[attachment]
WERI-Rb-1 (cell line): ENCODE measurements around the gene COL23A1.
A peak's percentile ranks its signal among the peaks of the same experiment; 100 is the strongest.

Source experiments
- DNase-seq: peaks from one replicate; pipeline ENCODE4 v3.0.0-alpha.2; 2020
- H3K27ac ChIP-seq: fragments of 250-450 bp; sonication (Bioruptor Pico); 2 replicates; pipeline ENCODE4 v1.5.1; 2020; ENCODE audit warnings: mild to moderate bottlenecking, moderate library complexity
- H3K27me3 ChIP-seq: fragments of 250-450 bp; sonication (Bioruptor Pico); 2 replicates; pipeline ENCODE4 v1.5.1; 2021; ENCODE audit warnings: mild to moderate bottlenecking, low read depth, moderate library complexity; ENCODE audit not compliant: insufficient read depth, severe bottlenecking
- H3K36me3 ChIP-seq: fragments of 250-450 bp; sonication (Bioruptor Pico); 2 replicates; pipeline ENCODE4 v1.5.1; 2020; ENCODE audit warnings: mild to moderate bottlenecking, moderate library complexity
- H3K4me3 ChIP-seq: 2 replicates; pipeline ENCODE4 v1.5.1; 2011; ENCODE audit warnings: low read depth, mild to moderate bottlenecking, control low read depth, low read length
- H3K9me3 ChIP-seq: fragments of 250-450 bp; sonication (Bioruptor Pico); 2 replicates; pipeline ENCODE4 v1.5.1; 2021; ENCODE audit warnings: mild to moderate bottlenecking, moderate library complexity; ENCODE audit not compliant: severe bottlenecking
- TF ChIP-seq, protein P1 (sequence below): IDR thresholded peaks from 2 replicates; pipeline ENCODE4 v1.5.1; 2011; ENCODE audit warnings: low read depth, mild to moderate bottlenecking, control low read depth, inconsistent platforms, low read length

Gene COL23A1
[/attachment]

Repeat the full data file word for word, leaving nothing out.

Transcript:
WERI-Rb-1 (cell line): ENCODE measurements around the gene COL23A1.
A peak's percentile ranks its signal among the peaks of the same experiment; 100 is the strongest.

Source experiments
- DNase-seq: peaks from one replicate; pipeline ENCODE4 v3.0.0-alpha.2; 2020
- H3K27ac ChIP-seq: fragments of 250-450 bp; sonication (Bioruptor Pico); 2 replicates; pipeline ENCODE4 v1.5.1; 2020; ENCODE audit warnings: mild to moderate bottlenecking, moderate library complexity
- H3K27me3 ChIP-seq: fragments of 250-450 bp; sonication (Bioruptor Pico); 2 replicates; pipeline ENCODE4 v1.5.1; 2021; ENCODE audit warnings: mild to moderate bottlenecking, low read depth, moderate library complexity; ENCODE audit not compliant: insufficient read depth, severe bottlenecking
- H3K36me3 ChIP-seq: fragments of 250-450 bp; sonication (Bioruptor Pico); 2 replicates; pipeline ENCODE4 v1.5.1; 2020; ENCODE audit warnings: mild to moderate bottlenecking, moderate library complexity
- H3K4me3 ChIP-seq: 2 replicates; pipeline ENCODE4 v1.5.1; 2011; ENCODE audit warnings: low read depth, mild to moderate bottlenecking, control low read depth, low read length
- H3K9me3 ChIP-seq: fragments of 250-450 bp; sonication (Bioruptor Pico); 2 replicates; pipeline ENCODE4 v1.5.1; 2021; ENCODE audit warnings: mild to moderate bottlenecking, moderate library complexity; ENCODE audit not compliant: severe bottlenecking
- TF ChIP-seq, protein P1 (sequence below): IDR thresholded peaks from 2 replicates; pipeline ENCODE4 v1.5.1; 2011; ENCODE audit warnings: low read depth, mild to moderate bottlenecking, control low read depth, inconsistent platforms, low read length

Gene COL23A1